The Wangs vs. the World by Jade Chang

wangsI’ve seen mixed reviews of this book, but I really liked it.  Chang gives us a screwed-up family on a road trip, but she makes their story sympathetic, clever and at times funny.  I’ve seen this book described as hilarious, and I can’t say it reached that level for me, but then I’m not Chinese so I may be missing things.  I would call it dark humor, and in that it reminded me a bit of the movie Little Miss Sunshine.

The Wangs is about a Chinese immigrant, Charles Wang, who comes to the U.S. as a young man and makes a fortune in selling cosmetics.  When he loses it all in the financial crisis, he collects his children and his wife and drives them all from California to upstate New York to stay with his oldest daughter.

When reading a book about another cultural or ethnic group, I wonder how my experience of the book differs from those who are part of that group.  What are Chinese-American readers saying about this novel? I always appreciate the opportunity to experience life from another group’s perspective.  I could identify with this novel quite a bit, as the daughter of an immigrant, but the white immigrant’s experience in the United States is not the same as that of a non-white immigrant.  I could also relate to the sense that your country has stolen what belonged to you.  Charles’ family lost their estate in Communist China, and he dreams of getting it back.  My father comes from a family that also lost everything, first in the Holocaust and then in Communist Slovakia.

Chang is an excellent writer of dialogue, and the exchanges between siblings in this book were some of the best parts (I loved one part where brother and sister are comparing sexual experiences).  I also really liked the parts where brother Andrew does stand-up comedy.  For one thing, Chang is able to use these scenes to really drive home the Asian immigrant experience in the U.S.  Andrew is talking about very real things, and it’s so real it’s not funny, and yet its painful awkwardness is funny.

It’s important to note that Chang’s pointed (if not laugh-out-loud) humor isn’t only related to Chinese culture; it also pokes fun at American culture, such as our rags to riches mentality and our obsession with wealth. And of course, it pokes fun at how white Americans view Asians.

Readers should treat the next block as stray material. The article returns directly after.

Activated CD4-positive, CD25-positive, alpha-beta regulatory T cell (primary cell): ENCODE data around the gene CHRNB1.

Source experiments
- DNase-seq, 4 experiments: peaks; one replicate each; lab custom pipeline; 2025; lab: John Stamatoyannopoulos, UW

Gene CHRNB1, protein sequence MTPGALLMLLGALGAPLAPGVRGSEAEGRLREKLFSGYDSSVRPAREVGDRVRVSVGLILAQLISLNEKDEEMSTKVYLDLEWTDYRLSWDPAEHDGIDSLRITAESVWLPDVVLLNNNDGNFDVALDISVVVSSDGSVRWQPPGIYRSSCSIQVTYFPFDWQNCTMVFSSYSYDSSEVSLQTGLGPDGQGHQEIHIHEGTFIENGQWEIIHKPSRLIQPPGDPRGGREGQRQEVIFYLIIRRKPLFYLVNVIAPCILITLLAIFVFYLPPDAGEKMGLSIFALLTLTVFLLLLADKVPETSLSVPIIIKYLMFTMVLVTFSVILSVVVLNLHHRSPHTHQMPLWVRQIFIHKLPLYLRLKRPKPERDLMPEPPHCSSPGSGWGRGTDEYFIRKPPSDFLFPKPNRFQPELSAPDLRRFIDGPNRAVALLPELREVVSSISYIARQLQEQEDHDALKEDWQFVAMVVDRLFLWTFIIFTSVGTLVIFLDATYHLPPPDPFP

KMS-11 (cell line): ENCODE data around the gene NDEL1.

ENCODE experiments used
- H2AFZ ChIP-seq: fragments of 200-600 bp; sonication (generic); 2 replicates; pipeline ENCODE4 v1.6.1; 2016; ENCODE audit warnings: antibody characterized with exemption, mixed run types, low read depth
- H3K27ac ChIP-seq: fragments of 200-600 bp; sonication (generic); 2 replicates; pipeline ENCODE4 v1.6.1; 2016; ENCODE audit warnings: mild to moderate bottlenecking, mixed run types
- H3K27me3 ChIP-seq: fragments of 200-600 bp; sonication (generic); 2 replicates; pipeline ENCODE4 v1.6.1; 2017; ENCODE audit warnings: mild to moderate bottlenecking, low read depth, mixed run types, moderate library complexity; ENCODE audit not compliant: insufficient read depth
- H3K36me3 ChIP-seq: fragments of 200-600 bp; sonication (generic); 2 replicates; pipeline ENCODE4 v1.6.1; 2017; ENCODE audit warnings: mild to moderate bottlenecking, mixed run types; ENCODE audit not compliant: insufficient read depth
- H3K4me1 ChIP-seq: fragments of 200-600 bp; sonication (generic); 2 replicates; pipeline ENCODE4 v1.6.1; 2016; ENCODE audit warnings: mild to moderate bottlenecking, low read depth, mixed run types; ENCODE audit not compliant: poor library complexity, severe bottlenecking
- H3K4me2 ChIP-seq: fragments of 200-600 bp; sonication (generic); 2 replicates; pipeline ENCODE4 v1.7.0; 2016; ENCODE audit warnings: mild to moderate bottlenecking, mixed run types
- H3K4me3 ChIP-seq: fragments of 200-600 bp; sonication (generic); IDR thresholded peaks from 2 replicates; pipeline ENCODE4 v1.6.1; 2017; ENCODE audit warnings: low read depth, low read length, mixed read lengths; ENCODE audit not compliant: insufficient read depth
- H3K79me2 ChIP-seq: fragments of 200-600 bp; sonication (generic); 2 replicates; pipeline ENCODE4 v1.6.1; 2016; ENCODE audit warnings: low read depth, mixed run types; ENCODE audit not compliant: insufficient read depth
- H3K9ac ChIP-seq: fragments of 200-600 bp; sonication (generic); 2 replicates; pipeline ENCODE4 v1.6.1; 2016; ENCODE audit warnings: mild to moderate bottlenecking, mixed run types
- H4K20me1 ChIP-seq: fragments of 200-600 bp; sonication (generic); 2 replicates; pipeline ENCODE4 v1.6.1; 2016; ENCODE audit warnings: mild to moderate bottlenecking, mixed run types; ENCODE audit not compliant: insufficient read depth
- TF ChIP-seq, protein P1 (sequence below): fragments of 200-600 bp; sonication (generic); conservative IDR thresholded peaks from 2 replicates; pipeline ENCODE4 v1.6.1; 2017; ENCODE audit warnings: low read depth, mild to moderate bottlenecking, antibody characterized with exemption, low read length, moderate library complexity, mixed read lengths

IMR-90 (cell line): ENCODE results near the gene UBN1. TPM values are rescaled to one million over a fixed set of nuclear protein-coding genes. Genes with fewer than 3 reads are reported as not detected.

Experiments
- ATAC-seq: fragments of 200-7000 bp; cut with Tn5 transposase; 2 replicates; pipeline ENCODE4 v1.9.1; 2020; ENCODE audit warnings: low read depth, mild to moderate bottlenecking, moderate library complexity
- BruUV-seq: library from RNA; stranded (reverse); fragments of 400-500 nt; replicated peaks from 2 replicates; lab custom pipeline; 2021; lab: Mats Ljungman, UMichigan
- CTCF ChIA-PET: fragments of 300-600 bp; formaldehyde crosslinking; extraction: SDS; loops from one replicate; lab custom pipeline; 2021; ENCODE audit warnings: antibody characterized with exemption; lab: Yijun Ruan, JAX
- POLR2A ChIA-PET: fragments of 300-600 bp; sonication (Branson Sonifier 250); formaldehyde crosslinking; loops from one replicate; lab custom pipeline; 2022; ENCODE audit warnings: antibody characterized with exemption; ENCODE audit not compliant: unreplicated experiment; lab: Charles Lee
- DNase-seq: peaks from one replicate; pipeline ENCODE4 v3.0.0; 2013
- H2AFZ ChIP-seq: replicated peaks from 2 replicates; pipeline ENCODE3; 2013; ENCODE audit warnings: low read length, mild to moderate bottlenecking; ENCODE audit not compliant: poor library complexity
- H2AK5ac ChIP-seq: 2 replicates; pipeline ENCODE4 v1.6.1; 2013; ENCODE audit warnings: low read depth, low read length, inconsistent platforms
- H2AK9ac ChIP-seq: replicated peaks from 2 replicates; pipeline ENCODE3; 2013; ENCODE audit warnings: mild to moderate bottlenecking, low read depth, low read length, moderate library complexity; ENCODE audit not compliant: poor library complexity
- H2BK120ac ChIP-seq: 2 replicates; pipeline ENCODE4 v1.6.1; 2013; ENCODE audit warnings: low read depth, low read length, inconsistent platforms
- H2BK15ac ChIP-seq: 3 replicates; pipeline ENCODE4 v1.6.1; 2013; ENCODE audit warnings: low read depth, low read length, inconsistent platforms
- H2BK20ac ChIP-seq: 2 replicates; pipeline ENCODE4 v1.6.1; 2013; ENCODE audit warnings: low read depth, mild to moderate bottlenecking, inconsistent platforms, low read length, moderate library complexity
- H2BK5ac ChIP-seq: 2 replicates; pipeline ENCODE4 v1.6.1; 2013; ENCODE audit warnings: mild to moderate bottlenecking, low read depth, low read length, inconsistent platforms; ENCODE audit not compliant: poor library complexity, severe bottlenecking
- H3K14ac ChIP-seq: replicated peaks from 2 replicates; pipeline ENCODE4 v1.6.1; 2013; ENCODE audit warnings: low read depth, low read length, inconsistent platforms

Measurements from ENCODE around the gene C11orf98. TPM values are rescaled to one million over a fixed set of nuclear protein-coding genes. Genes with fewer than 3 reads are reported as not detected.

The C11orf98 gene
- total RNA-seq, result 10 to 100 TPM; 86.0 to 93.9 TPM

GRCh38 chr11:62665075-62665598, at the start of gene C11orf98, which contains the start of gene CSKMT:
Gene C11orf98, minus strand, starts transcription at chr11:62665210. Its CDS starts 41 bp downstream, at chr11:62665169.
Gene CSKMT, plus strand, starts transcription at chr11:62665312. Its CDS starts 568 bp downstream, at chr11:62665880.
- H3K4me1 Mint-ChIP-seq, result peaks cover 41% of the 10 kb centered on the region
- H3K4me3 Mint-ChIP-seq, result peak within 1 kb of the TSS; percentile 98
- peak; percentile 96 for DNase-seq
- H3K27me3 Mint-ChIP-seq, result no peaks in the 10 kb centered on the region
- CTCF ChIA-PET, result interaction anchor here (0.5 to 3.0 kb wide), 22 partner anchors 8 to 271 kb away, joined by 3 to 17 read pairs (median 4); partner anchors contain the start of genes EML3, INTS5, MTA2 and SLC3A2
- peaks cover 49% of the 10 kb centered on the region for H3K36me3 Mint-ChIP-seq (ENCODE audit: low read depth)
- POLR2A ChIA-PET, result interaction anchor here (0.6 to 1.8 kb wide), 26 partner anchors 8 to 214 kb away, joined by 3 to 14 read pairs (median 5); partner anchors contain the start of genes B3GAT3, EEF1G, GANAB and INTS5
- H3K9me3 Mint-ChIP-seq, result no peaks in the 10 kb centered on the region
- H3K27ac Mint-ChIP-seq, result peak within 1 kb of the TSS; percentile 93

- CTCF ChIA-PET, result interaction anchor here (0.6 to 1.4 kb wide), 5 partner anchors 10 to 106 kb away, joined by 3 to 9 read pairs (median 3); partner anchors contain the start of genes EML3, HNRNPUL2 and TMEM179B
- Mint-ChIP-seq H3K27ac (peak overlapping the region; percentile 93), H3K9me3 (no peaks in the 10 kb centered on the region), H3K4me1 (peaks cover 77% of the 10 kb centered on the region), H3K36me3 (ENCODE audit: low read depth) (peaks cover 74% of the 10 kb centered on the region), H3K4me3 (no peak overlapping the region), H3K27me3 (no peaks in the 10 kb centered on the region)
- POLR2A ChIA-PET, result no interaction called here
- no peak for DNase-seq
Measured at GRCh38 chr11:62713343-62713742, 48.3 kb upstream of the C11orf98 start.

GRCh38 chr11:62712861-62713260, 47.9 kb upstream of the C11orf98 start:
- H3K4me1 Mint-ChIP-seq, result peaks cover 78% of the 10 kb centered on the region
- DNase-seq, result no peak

And sometimes, it hit uncomfortably close to home:

America was a great deceptor.  Land of Opportunity.  Golden Mountain.  Life, Liberty, and the Pursuit of Happiness.  But inside those pretty words, between the pretty coasts, was this: Miles and miles of narrow-minded know nothings who wanted no more out of life than an excuse to cock their AK-47s and take arms against a sea of troubles.  A Great Wall?  Ha!  This country could never build anything as epic as that.

What I really liked about this book was the characters.  I found them interesting and sympathetic, though imperfect, and the family’s problems are understandable, even if I can’t relate to being fabulously wealthy. Clearly, money has created opportunities for this family: Saina wouldn’t have become a successful artist without her family’s income and influence, and Andrew and Grace have had access to the best of everything.  Money doesn’t bring these siblings happiness, but it does make things a lot easier.  But over time, every member of this family has become more and more distant from the others, and now, suddenly, they need to rely on each other.

In the end, this is a story about a family, and that worked for me.  The ending felt a bit contrived, although I find that’s a common problem, especially in a debut novel.  And I think a bit too much time was spent on Saina and her relationship problems.  Otherwise I liked everything about this book.  I especially liked Grace, the youngest daughter; her teenage voice felt the most real to me.

Grace felt raw and open again…  She wanted to get back to that without anything horrible happening.  She wanted to be a transparent eyeball like that Emerson poem, bright and full and receptive to everything.

Some readers have been bothered by the use of Chinese in this novel.  Sometimes it’s translated but a lot of the time you simply have to read between the lines.  I felt there was always enough context to understand the gist of what was being said, and I quite liked this aspect of the novel because it felt realistic.  My father and his wife speak another language to each other most of the time, and that’s what it feels like reading this book.  Yes, having someone speak a language you don’t know makes you feel like an outsider– but that’s life in a multicultural world, not something to be bothered by.

If you like writing that feels like it could easily be a movie or a tv show, you’ll like this book.  It’s very visual and dialogue-driven.  It’s got a few road trip cliches, and at times the characters can be selfish, but they grow along the way.  This is a story about siblings realizing how little they know each other, and finding that their parents are in fact real people. And that much I could totally relate to.

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